Almost seven months after the death of President Myles Brand, the NCAA is well into a search for his successor. Hanging in the balance is the direction of the more than 1,100-member-school association. Meanwhile, it’s defending itself against a class-action lawsuit brought by more than a dozen former college athletes.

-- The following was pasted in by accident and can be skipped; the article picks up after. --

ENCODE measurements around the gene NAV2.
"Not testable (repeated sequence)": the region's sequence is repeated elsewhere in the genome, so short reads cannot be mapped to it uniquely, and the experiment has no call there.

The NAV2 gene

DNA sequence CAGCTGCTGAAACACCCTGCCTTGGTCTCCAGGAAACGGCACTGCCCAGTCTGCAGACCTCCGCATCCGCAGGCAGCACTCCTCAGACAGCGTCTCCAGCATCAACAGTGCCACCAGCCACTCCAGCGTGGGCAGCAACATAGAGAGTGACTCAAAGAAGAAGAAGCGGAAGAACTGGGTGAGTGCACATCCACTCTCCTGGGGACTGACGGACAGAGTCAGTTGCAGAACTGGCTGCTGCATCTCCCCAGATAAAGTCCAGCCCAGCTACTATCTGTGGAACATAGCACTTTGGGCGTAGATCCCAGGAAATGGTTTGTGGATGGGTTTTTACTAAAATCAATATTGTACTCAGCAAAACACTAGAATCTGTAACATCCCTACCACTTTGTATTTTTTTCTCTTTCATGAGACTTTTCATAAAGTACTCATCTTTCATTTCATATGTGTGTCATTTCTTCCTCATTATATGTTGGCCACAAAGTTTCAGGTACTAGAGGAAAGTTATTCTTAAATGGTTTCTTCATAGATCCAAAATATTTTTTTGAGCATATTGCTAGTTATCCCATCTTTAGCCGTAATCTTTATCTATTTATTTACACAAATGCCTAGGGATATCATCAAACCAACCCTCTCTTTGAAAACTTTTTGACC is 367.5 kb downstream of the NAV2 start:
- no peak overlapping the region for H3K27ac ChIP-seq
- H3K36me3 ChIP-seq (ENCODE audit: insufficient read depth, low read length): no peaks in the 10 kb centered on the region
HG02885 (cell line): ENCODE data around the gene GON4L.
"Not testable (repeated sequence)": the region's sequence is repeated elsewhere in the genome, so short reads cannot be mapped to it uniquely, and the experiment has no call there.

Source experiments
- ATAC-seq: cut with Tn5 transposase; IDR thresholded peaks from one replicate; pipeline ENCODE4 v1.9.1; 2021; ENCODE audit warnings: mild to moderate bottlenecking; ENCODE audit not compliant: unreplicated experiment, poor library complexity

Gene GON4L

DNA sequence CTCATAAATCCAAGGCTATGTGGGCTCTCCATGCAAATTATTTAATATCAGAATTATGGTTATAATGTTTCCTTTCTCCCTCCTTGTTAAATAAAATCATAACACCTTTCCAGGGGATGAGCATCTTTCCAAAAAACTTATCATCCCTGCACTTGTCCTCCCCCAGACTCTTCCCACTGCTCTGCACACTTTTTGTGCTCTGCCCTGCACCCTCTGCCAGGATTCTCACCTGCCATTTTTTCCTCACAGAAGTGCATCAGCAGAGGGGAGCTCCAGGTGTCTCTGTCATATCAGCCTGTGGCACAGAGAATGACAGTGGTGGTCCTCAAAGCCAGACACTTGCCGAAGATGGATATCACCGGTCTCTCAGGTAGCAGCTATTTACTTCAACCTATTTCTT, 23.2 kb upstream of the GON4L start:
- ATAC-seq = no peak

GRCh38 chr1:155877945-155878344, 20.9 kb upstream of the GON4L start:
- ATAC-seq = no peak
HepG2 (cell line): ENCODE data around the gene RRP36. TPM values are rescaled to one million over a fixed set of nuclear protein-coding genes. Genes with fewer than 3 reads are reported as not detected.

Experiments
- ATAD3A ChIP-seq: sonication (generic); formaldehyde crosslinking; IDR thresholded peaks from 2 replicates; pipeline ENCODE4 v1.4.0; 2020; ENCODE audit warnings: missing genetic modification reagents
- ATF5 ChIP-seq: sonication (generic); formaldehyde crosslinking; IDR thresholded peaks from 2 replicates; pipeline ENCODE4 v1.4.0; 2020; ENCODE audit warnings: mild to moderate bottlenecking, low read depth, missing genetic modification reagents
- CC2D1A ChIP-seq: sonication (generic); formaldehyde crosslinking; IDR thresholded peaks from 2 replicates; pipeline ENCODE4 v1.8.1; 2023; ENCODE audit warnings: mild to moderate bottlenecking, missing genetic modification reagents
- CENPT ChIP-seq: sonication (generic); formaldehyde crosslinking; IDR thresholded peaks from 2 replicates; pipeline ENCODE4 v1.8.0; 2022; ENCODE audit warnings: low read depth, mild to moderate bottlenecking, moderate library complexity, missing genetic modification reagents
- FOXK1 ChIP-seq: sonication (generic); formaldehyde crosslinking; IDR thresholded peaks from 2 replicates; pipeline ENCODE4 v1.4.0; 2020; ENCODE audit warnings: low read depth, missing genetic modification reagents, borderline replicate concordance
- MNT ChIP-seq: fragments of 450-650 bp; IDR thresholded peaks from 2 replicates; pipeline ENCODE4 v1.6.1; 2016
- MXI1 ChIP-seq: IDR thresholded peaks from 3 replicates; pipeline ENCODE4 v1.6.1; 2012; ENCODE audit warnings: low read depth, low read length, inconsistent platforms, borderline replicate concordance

They’re seeking a share of the profits from NCAA-licensed video games and other commercial ventures using their likenesses. The case has raised eyebrows and some concern in an NCAA membership that remembers all too well the $54.5 million it cost to resolve another suit in 1999, when a federal jury found the organization had violated antitrust laws by capping the salaries of some assistant coaches.